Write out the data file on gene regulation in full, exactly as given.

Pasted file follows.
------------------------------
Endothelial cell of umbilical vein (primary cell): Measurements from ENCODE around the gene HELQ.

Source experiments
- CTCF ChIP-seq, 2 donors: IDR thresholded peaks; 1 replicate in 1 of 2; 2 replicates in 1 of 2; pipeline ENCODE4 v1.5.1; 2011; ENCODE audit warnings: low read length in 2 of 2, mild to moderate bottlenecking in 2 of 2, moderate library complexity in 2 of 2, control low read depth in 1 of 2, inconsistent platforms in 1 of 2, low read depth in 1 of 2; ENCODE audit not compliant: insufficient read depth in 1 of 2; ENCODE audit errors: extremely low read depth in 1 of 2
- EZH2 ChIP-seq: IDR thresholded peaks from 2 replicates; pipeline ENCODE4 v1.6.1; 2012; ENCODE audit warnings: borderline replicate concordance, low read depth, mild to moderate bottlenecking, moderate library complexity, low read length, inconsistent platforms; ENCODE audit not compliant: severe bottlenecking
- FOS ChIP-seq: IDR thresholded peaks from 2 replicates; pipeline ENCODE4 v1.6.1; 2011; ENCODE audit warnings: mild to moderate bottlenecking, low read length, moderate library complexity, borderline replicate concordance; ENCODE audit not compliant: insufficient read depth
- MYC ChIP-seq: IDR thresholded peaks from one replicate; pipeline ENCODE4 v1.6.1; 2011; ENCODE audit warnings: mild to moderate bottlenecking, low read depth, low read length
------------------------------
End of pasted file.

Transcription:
Endothelial cell of umbilical vein (primary cell): Measurements from ENCODE around the gene HELQ.

Source experiments
- CTCF ChIP-seq, 2 donors: IDR thresholded peaks; 1 replicate in 1 of 2; 2 replicates in 1 of 2; pipeline ENCODE4 v1.5.1; 2011; ENCODE audit warnings: low read length in 2 of 2, mild to moderate bottlenecking in 2 of 2, moderate library complexity in 2 of 2, control low read depth in 1 of 2, inconsistent platforms in 1 of 2, low read depth in 1 of 2; ENCODE audit not compliant: insufficient read depth in 1 of 2; ENCODE audit errors: extremely low read depth in 1 of 2
- EZH2 ChIP-seq: IDR thresholded peaks from 2 replicates; pipeline ENCODE4 v1.6.1; 2012; ENCODE audit warnings: borderline replicate concordance, low read depth, mild to moderate bottlenecking, moderate library complexity, low read length, inconsistent platforms; ENCODE audit not compliant: severe bottlenecking
- FOS ChIP-seq: IDR thresholded peaks from 2 replicates; pipeline ENCODE4 v1.6.1; 2011; ENCODE audit warnings: mild to moderate bottlenecking, low read length, moderate library complexity, borderline replicate concordance; ENCODE audit not compliant: insufficient read depth
- MYC ChIP-seq: IDR thresholded peaks from one replicate; pipeline ENCODE4 v1.6.1; 2011; ENCODE audit warnings: mild to moderate bottlenecking, low read depth, low read length